Your Rprofile is a script that R executes every time you launch an R session. You can use it to automatically load packages, set your working directory, set options, define useful functions, and set up database connections, and run any other code you want every time you start R.
If you’re using R in Linux, it’s a hidden file in your home directory called ~/.Rprofile, and if you’re on Windows, it’s usually in the program files directory: C:\Program Files\R\R-2.12.2\library\base\R\Rprofile. I sync my Rprofile across several machines and operating systems by creating a separate script called called syncprofile.R and storing this in my Dropbox. Then, on each machine, I edit the real Rprofile to source the syncprofile.R script that resides in my Dropbox.
One of the disadvantages of doing this, however, is that all the functions you define and variables you create are sourced into the global environment (.GlobalEnv). This can clutter your workspace, and if you want to start clean using rm(list=ls(all=TRUE)), you’ll have to re-source your syncprofile.R script every time.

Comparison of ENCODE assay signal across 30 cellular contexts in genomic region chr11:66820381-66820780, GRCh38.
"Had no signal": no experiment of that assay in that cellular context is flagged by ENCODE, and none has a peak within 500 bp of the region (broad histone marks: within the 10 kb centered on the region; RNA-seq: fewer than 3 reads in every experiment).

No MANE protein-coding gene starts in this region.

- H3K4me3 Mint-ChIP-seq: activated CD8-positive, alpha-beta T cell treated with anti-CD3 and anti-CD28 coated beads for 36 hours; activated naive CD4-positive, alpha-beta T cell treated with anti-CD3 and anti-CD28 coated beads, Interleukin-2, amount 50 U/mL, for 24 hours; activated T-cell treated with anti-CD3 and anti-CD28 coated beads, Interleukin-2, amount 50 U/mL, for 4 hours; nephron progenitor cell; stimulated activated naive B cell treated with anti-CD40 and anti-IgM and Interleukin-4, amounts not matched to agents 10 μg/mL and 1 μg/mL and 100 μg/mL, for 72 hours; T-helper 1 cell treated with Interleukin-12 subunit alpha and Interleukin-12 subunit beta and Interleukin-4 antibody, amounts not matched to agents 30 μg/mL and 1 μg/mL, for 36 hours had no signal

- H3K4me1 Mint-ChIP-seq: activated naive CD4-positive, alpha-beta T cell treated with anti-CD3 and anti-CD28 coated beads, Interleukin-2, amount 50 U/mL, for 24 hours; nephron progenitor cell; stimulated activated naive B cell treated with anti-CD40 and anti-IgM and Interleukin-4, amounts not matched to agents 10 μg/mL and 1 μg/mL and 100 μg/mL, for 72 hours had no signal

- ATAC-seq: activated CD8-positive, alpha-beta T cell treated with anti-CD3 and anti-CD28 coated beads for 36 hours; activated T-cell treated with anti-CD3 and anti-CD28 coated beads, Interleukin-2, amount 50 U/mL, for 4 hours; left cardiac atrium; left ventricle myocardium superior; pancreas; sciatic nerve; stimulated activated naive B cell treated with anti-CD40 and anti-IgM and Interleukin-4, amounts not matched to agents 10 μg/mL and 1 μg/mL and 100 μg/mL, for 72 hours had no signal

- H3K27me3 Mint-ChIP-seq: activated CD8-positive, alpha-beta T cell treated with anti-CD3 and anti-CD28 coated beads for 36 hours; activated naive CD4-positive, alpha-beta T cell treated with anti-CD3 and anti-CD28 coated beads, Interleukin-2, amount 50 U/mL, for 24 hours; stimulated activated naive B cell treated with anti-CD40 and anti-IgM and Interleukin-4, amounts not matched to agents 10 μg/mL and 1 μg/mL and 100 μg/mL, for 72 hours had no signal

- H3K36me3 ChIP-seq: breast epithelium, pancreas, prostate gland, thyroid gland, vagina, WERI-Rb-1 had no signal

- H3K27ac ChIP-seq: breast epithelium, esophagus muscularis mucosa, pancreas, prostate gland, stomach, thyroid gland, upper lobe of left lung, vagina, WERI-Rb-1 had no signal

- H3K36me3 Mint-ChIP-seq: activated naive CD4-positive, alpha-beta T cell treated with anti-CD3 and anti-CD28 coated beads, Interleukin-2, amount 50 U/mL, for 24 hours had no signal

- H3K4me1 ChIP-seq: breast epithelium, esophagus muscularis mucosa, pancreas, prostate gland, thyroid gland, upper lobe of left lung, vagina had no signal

It’s easy to get around this problem. Rather than simply appending source(/path/to/dropbox/syncprofile.R) to the end of your actual Rprofile, first create a new environment, source that script into that new environment, and attach that new environment. So you’ll add this to the end of your real Rprofile on each machine/installation:
my.env <- new.env()
All the functions and variables you’ve defined are now available but they no longer clutter up the global environment.
If you have code that you only want to run on specific machines, you can still put that into each installation’s Rprofile rather than the syncprofile.R script that you sync using Dropbox. Here’s what my syncprofile.R script looks like – feel free to take whatever looks useful to you.